A new Employee Retirement Income Security Act (ERISA) fiduciary breach lawsuit has been filed in the U.S. District Court for the Northern District of Ohio, naming KeyCorp as the primary defendant, along with the trust committee tasked with overseeing the company’s defined contribution (DC) retirement plan.
KeyCorp is the owner and operator of KeyBank, a regional bank headquartered in Cleveland, Ohio, with branches throughout the region. The plaintiffs accuse KeyCorp of causing plan participants to pay excessive recordkeeping and related administrative expenses during the class period.
“Administrative services such as recordkeeping, trustee and custodial services are necessary for the operation of any defined contribution plan and are one of the plan’s largest expenses,” the complaint states. “Accordingly, it is important to plan fiduciaries to closely monitor these expenses to ensure that participants are not being overcharged.”
The complaint recites the fact that service providers charge for administrative services either on a per-participant fee basis or as an asset-based fee. Plaintiffs suggest asset-based fee arrangements are more common for smaller defined contribution plans, which have less leverage to negotiate how services are charged, noting that regardless of how these fees are charged, the cost of these services is typically borne by the plan participants.
“Among larger plans, the market for administrative services is highly competitive, with many vendors equally capable of providing a high-level service,” the complaint states. “Accordingly, vendors vigorously compete for business by offering the best price. As a result of such competition, administrative fees have declined in defined contribution plans over time. Between 2006 and 2016, recordkeeping and related administrative costs in the marketplace have dropped by approximately 50% on a per-participant basis.”
The complaint alleges that KeyCorp has failed to take advantage of the recordkeeping market competition and associated drop in average fees, suggesting that this is a result of the company’s close ties with Alight, which has been the plan’s recordkeeper since at least 2009.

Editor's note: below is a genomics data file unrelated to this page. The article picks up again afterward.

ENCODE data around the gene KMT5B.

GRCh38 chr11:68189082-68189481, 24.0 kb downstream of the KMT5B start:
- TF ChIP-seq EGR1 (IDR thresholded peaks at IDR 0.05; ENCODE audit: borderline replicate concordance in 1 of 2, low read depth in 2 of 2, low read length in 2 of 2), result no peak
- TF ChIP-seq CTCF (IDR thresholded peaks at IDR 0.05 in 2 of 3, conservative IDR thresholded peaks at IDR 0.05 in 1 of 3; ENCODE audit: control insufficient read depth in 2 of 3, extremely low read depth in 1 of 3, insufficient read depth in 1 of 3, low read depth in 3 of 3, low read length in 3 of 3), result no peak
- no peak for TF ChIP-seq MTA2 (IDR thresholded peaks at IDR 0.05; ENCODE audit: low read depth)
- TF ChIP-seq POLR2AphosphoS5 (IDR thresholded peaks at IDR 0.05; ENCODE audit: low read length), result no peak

“KeyCorp has a close relationship with Alight,” the complaint states. “In addition to acting as the recordkeeper for the plan, Alight also administers KeyCorp’s pension plan, administers KeyCorp’s retiree medical plan and has also played an integral role in setting up and administering KeyBank’s online HR [human resources] portal through which all employee benefits are managed, among other things. Unlike the plan, where administrative expenses are paid by employees’ assets, the costs of providing these pension plan, medical plan and HR services are the responsibility of KeyCorp.”
According to the complaint, the plan’s fee disclosure provides that each eligible participant is charged $63 per year for administrative services.
“Based on plaintiffs’ investigation, a prudent and loyal fiduciary of a similarly sized plan could have obtained comparable administrative services of like quality for approximately $30 to $40 per participant,” the lawsuit states. “A prudent fiduciary would have closely monitored the plan’s administrative expenses and engaged in a rigorous benchmarking analysis, either on its own or by working with an independent consultant, and would have discovered that the plan was paying far too much for recordkeeping. Alternatively, the plan could have performed a request for proposals and discovered that other service providers would have provided the same services at lower cost.”
The complaint goes on to suggest that the defendants’ alleged failure to monitor or control the plan’s administrative expenses implies the occurrence of several fiduciary breaches while costing plan participants millions of dollars during the class period.
KeyCorp declined to comment about the lawsuit. The full text of the complaint is available here.